Was the Berkeley school shooting plotter trying to assemble ghost guns?

Recently, police in Berkeley, California, arrested a 16-year-old male student of Berkeley High School for allegedly plotting a shooting against the school. While the headlines in the past few weeks have all been about the tragedy in Uvalde, this plot is said to have started prior to the Uvalde Shooting.

On May 21st, local police received a tip that the suspect tried recruiting others into his plot. The BPD used some unusual language when it came to their announcement of the arrest. They said that the suspect advertised his idea for recruitment online, and that the tipster saw the advertisement. Maybe I’m reading too much into this, but the word advertisement makes me think he took to a platform like craigslist to look for co-conspirators. In reality, though, it was probably just a social media post on a platform like Instagram or Snapchat if history is any indicator.

On May 22nd, BPD received a search warrant for the suspect’s home. During their search, they were said to have found “parts to explosives and assault rifles, several knives, and electronic items that could be used to create additional weapons.” To clarify because there was some confusion in the press, police found parts to explosives and parts to assault rifles. However, the suspect was not arrested at that time.

This, of course, caused some concern in the community. BPD said that while the threat was credible, they couldn’t arrest him just then.

“If we don’t have probable cause to make an arrest, the person is going to get released,” said Byron White, public information officer for the Berkeley Police Department. “It takes time and space to actually put together the investigation.”

Meanwhile, the suspect was not allowed to be on school grounds.

BPD, also said the suspect was searching on the dark web and had tried to buy a gun at the school.

Police went to arrest the suspect at his home on May 26th, but the suspect wasn’t there. The suspect eventually turned himself in on May 30th, four days later.

When asked about the delay between the attempted arrest and the suspect turning himself in, BPD stated that they were actively apprised on a daily basis of the whereabouts of the suspect. Take that for whatever it means.

Meanwhile, it seems the Berkeley community has some parents and students who have a better way of thinking than most communities where school shootings happen.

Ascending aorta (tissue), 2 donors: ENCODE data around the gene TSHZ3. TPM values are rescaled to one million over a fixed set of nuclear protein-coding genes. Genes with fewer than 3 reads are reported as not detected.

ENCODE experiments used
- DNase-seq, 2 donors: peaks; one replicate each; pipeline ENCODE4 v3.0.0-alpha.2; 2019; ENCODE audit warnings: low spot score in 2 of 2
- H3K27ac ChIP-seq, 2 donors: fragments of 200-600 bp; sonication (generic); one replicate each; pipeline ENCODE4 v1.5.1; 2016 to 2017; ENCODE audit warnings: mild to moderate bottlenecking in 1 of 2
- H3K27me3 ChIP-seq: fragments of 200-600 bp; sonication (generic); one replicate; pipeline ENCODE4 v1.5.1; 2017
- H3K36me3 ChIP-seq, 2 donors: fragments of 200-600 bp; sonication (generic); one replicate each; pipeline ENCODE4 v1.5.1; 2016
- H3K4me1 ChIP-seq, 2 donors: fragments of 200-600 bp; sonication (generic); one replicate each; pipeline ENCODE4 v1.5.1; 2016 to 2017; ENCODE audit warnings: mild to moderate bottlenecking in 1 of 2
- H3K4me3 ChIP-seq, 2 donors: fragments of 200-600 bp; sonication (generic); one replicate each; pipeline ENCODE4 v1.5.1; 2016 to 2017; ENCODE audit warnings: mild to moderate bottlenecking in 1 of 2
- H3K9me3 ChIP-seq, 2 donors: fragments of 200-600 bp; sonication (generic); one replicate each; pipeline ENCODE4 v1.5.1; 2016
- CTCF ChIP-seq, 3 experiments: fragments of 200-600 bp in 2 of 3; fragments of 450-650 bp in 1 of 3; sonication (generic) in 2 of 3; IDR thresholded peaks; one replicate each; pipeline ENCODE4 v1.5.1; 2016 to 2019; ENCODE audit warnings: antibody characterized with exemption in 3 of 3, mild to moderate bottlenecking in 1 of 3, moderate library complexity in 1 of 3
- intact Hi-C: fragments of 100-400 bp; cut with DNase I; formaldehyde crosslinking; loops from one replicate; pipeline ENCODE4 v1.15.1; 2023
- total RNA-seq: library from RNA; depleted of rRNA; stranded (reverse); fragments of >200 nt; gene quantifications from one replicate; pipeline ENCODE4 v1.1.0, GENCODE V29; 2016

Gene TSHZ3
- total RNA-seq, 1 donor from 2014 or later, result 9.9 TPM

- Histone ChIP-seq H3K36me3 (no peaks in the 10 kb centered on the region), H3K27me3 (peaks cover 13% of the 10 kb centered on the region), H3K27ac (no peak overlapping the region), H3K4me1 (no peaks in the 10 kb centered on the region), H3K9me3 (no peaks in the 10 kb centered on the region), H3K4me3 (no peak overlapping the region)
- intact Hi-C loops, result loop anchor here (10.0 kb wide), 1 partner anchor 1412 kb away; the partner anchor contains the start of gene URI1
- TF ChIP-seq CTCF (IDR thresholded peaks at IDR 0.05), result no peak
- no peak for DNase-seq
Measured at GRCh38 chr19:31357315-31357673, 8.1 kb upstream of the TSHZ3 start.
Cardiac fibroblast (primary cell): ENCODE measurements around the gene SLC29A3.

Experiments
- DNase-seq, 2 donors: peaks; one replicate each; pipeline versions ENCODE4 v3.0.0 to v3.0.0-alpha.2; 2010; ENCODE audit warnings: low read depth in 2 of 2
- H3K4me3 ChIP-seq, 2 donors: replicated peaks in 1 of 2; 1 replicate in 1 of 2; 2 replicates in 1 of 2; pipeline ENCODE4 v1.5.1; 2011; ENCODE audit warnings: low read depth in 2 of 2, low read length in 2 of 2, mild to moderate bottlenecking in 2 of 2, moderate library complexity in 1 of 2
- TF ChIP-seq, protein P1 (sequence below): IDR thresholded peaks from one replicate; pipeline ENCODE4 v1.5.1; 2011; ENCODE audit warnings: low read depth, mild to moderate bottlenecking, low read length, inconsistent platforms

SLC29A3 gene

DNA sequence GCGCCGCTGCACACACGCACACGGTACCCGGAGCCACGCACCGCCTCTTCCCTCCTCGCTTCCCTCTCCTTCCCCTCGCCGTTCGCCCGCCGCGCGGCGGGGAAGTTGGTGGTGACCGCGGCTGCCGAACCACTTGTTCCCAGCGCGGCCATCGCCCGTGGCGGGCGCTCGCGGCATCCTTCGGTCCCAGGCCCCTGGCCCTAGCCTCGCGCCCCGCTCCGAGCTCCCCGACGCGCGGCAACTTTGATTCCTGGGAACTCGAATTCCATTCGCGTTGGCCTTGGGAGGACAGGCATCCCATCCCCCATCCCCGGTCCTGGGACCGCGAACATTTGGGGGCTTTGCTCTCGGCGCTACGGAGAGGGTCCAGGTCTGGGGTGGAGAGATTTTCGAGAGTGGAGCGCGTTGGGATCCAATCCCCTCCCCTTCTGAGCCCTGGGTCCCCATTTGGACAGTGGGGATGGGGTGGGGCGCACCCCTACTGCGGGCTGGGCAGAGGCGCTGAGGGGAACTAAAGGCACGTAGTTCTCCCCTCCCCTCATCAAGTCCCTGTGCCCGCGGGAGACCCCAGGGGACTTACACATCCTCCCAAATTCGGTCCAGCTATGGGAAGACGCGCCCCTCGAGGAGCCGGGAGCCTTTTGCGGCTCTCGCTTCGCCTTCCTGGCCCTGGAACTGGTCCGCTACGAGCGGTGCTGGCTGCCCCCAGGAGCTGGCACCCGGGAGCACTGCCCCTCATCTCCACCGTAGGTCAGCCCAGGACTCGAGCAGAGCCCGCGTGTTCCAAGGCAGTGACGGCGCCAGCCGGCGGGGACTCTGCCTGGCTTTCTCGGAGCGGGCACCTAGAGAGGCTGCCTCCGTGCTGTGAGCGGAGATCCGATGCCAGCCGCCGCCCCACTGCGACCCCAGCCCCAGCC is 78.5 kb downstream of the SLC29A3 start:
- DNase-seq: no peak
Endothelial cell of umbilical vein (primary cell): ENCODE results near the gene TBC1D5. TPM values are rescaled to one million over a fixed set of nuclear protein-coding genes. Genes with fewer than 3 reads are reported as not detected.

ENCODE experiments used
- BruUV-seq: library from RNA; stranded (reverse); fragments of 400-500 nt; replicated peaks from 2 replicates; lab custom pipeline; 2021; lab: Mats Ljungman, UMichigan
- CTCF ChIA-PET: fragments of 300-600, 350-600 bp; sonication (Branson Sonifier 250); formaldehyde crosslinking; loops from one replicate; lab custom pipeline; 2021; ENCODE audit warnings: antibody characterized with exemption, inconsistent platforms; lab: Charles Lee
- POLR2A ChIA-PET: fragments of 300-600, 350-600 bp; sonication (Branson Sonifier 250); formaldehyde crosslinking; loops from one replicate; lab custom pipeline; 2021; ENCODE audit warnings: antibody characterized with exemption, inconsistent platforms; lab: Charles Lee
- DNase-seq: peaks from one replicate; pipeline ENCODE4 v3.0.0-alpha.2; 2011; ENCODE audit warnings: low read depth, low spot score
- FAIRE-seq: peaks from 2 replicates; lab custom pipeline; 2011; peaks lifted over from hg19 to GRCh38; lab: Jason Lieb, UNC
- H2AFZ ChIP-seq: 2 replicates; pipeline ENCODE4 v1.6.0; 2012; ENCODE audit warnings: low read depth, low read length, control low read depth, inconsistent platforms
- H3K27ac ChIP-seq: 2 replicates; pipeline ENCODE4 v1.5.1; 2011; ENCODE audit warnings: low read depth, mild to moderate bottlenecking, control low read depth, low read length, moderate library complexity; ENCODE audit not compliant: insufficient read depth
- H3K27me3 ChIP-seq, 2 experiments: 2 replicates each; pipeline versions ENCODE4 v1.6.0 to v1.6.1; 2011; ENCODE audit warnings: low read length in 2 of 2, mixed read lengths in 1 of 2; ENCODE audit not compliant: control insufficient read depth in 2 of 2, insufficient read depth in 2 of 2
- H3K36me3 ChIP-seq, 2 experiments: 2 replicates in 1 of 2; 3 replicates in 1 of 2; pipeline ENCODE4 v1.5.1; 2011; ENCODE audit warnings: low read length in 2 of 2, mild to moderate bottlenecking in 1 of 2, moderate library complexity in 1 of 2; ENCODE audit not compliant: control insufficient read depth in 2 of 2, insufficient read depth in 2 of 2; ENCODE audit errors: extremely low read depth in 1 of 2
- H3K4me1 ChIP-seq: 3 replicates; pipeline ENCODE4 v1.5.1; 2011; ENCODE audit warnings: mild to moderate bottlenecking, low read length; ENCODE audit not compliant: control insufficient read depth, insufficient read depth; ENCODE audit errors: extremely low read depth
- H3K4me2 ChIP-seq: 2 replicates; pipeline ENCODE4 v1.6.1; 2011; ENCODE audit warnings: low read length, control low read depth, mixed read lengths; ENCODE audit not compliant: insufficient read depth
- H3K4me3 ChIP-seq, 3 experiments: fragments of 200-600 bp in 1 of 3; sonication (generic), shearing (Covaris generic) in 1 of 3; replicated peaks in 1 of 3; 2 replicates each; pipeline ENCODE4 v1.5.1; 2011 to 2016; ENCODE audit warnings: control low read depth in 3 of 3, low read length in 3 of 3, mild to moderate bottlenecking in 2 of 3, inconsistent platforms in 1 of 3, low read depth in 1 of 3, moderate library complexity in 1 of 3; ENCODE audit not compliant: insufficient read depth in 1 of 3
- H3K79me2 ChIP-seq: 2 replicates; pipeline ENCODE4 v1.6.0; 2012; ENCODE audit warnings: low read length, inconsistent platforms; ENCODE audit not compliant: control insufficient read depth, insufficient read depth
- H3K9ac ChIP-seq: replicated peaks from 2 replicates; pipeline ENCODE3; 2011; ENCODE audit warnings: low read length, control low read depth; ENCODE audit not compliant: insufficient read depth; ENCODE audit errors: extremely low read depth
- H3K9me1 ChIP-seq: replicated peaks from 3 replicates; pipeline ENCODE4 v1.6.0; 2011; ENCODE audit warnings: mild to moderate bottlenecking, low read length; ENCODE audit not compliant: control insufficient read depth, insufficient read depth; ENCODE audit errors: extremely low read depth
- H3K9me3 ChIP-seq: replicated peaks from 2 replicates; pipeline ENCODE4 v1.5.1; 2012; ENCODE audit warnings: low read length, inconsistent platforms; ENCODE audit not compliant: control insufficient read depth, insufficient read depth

“I just think we all need to keep a closer eye and look into our kids’ social media and maybe even the districts need to just hire someone just to watch social media and see what’s going on,” said Derrick Dupaty.

And most importantly…

“Everyone says, ‘Oh, it can’t happen here.’ It can happen anywhere. It’s become very clear that it can happen anywhere, it doesn’t matter,” said Student Ruby Carter.

Part of the problem with preventing school shootings before they happen is too many people have an attitude of ‘it can’t happen here.’ Not to single out Uvalde since there have been scores of other communities like that, not too many people would even know the name of Uvalde if it wasn’t for the tragedy that happened there.

What I really want to talk about with this alleged plot is the assault weapon parts that were found in the suspect’s home. It sounds an awful lot like someone was trying to assemble a ghost gun in the home. Ghost guns are typically guns that can be assembled from parts that can be obtained through the mail, and the parts don’t have serial numbers. Since gun parts aren’t classified as firearms, dealers don’t have to perform background checks on their customers. In case you were wondering, it’s illegal in California to assemble an assault rifle in the ghost gun manner. In most other states, it’s perfectly legal.

This wouldn’t be the first California school shooting where a ghost gun was used. In Late 2019, a 16-year-old suspect used a .45 semiautomatic pistol ghost gun during a school shooting at Saugus High School in Santa Clarita, California. Two students died that day before the suspect took his own life.

Another way to assemble a ghost gun is to print out the parts on a 3D printer. I imagine that is what police are talking about when they say the suspect had electronic items that could be used to create additional weapons. While 3D printed plastic parts aren’t as reliable as traditional gun parts, they can do plenty of damage during a one-time use event like a school shooting. You can do a YouTube search for ‘3D printed assault rifles’ to see for yourself. I’m sure some ‘responsible gun owners™’ will chime in to let us know that 3D printed assault rifles are what the founding fathers had intended.

Anyway, I’d be interested to know about the suspect’s home life. In the Saugus High School shooting, assembling ghost guns was something that was handed down from father to son. I have to wonder if that was the case here, or if this was just another case of parents not knowing what was going on under their own roof.


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